Creating measurable, granular sales goals and tracking progress towards meeting them is one of the most transformative changes you can make. However, even organizations that do set goals often fail to set goals effectively. Anyone can announce a goal. Knowing how to set properly structured goals and implement practices that work towards them separates those who achieve their goals from those who don’t.
As famed sales and motivational guru Brian Tracy writes in his book, The Psychology of Selling: "In every study, the quality of goal orientation seems to be associated with high levels of success and achievement. The highest paid salespeople know in advance how much they are going to earn each week, each month, each quarter, and each year. They know how many calls they will have to make to achieve a particular level of sales, and they have clear plans about what they are going to do with the money they earn.”
In other words, setting purposeful large goals and then breaking them down into smaller goals and then breaking those down into actionable practices helps the best achieve what they do. Read on for tips on how to set these goals effectively and follow through with them through smart, effective strategy.
To Win the Sales Game, Think Like an Athlete
Sports metaphors may be overused in the business world, but they happen to be the most appropriate metaphor for goal-setting. Not only do professional athletes have literal goals to score, they also set out to achieve specific performance targets as markers of success.
Firstly, athletes usually do not set vague goals. They do not just say “we will win more games than any other team,” or “we will be the champions in our league this year.” While they may aspire towards general goals like these, they set more realistic, manageable goals to build up to that point. They also only account for things they can control since even the most talented sports team can never prepare for an opponent that has a breakaway season.
So, the first thing to co-opt from athletes would be to set goals according to the ABCs: Goals must be Achievable, Believable and something the athlete can Commit towards. Here are few examples of specific, achievable goals versus non-specific, aspirational goals:
- No: We will close 100 percent of our sales
- Yes: We will be able to counter five common objections convincingly 100 percent of the time
- No: We will have a record-breaking quarter
- Yes: We will beat average sales for every month this quarter
- No: Our clients will be 100 percent satisfied with every sale
- Yes: We will follow up with clients on a monthly basis, survey their experience and plan action items for every service concern/complaint they have
Set goals like these in writing, and make sure they have distinct measures of success/failure to work towards.
Break Down Large Sales Goals Into Smaller Ones
Each larger goal for both an athlete or sales rep is made up of smaller achievements that can be accomplished through routine and practice.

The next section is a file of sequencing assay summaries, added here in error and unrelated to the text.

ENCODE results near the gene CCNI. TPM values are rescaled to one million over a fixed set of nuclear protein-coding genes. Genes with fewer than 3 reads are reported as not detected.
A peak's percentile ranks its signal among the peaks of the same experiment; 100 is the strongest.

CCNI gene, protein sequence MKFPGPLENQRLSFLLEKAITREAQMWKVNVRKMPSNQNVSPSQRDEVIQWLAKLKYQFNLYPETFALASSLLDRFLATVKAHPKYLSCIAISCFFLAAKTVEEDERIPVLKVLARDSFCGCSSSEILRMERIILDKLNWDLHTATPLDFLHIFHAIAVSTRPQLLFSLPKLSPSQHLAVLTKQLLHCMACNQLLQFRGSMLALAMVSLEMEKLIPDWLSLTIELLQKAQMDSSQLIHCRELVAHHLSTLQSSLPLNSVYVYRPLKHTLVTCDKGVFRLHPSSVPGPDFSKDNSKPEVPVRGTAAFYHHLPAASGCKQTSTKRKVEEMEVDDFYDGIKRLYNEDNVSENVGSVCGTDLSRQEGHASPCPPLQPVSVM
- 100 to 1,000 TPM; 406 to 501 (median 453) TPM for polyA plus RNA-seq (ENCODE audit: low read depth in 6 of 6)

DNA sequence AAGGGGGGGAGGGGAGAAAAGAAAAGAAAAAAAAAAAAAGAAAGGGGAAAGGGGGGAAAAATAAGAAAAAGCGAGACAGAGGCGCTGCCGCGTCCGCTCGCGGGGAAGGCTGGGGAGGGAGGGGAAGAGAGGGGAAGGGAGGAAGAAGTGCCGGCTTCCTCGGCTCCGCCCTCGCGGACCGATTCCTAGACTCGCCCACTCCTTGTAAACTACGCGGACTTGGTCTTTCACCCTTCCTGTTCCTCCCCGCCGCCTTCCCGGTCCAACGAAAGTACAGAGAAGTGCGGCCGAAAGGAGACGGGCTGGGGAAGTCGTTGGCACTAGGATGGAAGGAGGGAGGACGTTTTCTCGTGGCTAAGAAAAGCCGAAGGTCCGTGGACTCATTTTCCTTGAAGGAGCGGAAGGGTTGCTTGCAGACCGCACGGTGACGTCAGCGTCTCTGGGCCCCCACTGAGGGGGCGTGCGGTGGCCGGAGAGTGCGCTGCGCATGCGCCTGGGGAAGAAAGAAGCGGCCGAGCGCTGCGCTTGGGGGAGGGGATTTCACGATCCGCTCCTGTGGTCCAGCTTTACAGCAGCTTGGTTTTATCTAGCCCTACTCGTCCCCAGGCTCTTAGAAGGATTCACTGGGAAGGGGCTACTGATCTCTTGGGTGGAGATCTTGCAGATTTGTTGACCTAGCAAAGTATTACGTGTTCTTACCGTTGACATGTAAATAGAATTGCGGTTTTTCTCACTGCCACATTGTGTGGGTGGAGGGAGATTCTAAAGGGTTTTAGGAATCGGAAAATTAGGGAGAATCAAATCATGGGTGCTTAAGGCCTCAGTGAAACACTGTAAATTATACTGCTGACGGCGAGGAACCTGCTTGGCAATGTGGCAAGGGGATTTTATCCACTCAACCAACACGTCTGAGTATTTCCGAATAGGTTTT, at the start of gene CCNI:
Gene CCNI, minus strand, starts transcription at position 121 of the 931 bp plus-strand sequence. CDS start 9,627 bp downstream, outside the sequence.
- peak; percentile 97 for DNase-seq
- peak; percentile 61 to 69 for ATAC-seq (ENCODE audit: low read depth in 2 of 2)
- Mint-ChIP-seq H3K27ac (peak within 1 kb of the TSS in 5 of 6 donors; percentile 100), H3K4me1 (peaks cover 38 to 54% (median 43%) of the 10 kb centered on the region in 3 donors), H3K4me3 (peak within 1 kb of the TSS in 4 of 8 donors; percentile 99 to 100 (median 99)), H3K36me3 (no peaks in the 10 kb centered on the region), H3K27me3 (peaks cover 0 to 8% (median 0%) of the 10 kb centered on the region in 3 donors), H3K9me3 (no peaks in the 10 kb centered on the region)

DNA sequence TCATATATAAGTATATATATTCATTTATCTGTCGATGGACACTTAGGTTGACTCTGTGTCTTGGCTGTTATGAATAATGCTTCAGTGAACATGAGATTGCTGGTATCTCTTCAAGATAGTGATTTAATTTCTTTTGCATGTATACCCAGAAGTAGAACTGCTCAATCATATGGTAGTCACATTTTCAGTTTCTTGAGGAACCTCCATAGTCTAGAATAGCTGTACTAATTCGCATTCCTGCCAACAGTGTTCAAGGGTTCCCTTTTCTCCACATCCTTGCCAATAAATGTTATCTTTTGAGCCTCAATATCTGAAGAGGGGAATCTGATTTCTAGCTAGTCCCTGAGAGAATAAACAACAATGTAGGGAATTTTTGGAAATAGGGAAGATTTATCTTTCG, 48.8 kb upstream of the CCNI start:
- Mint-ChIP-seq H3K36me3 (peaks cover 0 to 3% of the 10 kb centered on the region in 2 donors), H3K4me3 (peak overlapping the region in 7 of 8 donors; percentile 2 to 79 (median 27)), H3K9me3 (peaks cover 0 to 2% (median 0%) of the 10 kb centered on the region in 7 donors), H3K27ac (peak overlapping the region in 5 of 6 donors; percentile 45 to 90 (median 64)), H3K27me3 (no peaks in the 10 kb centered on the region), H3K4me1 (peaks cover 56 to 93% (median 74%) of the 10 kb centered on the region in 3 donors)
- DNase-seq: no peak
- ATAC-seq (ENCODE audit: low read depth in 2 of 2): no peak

For basketball athletes trying to score more points, they can work on their field goal percentage at the free throw line, at the three-point line and through various approach drills. They can set a goal to sink 60 percent of their shots during practice. This goal, too, can be broken up into actions or time durations: e.g. “I will spend 30 minutes every day this week practicing shot accuracy OR I will shoot 30 free throws in a row each practice before taking a break.”
For sales reps, they can also break down big goals in this way. If they want to close a higher percentage of customers during a week, they can:
- Make a set number of follow-up calls for leads
- Spend an hour coming up with possible proposals for each bottom-of-funnel client
- Come up with five new compelling benefits for a specific segment
- Drill through common client objections 20 times through role play exercises
Smaller activity-based goals have distinct outcomes that the rep has control over. They are either achieved or not, and the rep has to muster the willpower and determination to meet them.
Refine Your Strategy, and Reprogram Your Subconscious Mind
As you and your staff work towards large goals through smaller ones, your team should regularly take a second to analyze your process and adjust your strategy as needed. In these sessions, you can either confirm or adjust your overall strategy along with the granular activity goals that build up to your overall target.
Individually, everyone on the team should regularly ask themselves if they are taking on the mindset needed to achieve a goal. Say, for instance, that someone knows they only half-heartedly engage in role play exercises. They can ask:
- What can I do to make these drills feel more productive?
- How can I break down my weekly drill goal into daily scheduled activities?
- What can I do to remind myself to meet these obligations if I get distracted?
- If something comes up, what is my backup plan for still accomplishing my goal?
In the process of asking questions like these, the rep imagines how they might achieve their goals through visualization. Essentially, they rehearse how they might do something in their mind, preparing them for the actual thing. They also imagine challenges they might encounter and develop strategies for overcoming these challenges.
Coaching experts call this type of practice “visualization.” A study of basketball players found that those who mentally practiced free throws through visualization for 30 days but did not touch a basketball improved just 1 percent less than the control group who actually practiced real free throws.
By combining visualization with actual drills, sales reps can subconsciously prepare for the exact steps they need to take and have their mind set on a winning outcome. That change — knowing how you are going to achieve your goals — is the real difference between those that succeed or fail.